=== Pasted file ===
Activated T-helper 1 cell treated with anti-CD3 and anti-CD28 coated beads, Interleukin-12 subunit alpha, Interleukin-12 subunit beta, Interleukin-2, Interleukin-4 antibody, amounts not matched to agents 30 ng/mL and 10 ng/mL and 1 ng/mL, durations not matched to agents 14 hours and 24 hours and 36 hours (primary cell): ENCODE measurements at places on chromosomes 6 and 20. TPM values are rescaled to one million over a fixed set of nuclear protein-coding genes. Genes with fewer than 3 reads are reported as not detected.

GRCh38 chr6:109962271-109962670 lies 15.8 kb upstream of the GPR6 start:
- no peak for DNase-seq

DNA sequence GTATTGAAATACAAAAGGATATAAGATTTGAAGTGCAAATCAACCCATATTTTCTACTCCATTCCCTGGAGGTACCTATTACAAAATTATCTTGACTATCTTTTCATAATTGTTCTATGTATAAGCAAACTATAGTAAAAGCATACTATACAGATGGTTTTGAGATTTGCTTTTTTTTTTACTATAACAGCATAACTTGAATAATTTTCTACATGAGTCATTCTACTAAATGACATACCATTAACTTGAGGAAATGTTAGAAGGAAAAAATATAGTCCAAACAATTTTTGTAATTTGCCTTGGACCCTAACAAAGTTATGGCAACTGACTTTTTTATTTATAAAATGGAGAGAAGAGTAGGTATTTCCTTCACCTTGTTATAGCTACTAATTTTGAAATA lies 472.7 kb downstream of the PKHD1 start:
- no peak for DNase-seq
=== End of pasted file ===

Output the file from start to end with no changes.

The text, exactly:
Activated T-helper 1 cell treated with anti-CD3 and anti-CD28 coated beads, Interleukin-12 subunit alpha, Interleukin-12 subunit beta, Interleukin-2, Interleukin-4 antibody, amounts not matched to agents 30 ng/mL and 10 ng/mL and 1 ng/mL, durations not matched to agents 14 hours and 24 hours and 36 hours (primary cell): ENCODE measurements at places on chromosomes 6 and 20. TPM values are rescaled to one million over a fixed set of nuclear protein-coding genes. Genes with fewer than 3 reads are reported as not detected.

GRCh38 chr6:109962271-109962670 lies 15.8 kb upstream of the GPR6 start:
- no peak for DNase-seq

DNA sequence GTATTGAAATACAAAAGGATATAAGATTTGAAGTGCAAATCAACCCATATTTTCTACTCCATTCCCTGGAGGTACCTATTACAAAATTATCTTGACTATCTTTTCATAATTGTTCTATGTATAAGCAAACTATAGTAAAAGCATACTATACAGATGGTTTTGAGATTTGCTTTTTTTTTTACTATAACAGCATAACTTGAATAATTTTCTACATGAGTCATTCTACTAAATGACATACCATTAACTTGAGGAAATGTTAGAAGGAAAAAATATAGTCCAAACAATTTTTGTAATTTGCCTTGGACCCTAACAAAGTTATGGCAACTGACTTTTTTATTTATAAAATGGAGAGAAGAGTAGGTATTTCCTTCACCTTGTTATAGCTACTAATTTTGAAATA lies 472.7 kb downstream of the PKHD1 start:
- no peak for DNase-seq